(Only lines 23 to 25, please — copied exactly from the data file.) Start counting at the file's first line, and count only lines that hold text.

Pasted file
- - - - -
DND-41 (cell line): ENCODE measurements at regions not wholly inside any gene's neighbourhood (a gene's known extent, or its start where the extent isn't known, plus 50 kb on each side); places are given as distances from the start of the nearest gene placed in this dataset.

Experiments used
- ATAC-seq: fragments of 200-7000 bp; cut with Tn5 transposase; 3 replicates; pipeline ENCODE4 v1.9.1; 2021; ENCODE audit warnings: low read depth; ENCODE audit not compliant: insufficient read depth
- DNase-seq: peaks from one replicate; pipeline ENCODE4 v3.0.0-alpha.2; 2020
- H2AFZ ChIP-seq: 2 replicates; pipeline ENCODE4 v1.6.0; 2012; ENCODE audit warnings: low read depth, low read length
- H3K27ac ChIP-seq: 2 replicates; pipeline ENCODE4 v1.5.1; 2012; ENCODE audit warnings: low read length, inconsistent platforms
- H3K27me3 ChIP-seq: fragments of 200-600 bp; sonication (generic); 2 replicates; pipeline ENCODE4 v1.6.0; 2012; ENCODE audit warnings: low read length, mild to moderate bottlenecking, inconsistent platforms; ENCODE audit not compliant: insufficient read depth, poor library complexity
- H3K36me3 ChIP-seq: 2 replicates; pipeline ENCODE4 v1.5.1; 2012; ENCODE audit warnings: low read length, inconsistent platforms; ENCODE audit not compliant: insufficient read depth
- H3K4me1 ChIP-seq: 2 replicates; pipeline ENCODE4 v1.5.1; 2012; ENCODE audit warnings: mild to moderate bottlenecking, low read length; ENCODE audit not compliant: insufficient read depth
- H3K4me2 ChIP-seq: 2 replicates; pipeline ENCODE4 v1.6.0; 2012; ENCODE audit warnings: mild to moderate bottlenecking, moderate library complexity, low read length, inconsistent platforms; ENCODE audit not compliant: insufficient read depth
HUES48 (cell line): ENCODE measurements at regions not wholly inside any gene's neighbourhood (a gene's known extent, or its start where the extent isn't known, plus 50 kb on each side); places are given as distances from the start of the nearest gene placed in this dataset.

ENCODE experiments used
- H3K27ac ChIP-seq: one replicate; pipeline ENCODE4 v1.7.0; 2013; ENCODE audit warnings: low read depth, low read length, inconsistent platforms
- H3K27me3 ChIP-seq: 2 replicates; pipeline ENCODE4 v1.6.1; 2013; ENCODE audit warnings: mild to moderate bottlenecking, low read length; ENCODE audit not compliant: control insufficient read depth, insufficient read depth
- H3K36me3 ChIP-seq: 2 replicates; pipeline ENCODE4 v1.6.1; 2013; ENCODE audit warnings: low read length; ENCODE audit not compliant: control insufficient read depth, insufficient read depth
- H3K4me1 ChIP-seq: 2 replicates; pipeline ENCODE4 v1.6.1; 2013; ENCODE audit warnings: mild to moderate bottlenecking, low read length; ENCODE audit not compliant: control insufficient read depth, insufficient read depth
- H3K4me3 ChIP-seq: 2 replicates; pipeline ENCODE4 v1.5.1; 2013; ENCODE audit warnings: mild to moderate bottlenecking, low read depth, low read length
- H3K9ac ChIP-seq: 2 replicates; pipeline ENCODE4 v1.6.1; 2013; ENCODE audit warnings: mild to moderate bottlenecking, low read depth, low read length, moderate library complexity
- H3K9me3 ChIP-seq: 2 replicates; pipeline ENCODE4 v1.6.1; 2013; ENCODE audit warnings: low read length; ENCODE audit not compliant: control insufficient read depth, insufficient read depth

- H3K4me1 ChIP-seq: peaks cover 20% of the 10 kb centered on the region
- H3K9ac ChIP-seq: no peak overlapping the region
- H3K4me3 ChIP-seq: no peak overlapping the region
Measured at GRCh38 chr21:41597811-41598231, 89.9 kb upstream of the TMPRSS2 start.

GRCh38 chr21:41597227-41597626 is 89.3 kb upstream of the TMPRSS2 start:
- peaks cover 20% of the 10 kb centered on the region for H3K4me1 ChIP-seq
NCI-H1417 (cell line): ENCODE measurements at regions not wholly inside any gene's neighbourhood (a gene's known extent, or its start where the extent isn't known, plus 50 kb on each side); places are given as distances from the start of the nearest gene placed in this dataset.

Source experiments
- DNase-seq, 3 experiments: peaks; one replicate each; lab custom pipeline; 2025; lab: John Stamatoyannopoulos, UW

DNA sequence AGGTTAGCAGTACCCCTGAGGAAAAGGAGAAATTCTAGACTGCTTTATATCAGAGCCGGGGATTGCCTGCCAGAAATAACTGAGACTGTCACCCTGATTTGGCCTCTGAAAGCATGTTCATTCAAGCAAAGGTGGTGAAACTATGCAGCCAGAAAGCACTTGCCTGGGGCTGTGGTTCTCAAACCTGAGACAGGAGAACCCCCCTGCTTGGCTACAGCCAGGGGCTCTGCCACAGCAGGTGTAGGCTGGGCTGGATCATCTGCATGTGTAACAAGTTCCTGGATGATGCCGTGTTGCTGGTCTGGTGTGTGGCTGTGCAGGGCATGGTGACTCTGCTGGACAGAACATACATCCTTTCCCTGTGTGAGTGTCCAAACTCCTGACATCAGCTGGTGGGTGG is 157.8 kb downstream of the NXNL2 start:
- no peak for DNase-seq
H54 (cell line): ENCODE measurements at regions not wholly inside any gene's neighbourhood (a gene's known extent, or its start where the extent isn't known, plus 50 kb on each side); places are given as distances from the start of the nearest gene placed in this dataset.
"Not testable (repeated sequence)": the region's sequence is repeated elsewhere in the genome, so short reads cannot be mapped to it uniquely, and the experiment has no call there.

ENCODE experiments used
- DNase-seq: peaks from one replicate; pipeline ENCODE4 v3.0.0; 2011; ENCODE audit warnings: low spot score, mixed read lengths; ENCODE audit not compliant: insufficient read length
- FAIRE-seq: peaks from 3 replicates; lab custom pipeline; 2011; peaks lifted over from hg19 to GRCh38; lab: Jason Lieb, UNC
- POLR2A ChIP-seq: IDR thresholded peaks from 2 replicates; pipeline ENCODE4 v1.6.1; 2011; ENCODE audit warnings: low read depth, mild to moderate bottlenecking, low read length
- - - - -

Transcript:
Measured at GRCh38 chr21:41597811-41598231, 89.9 kb upstream of the TMPRSS2 start.

GRCh38 chr21:41597227-41597626 is 89.3 kb upstream of the TMPRSS2 start:
- peaks cover 20% of the 10 kb centered on the region for H3K4me1 ChIP-seq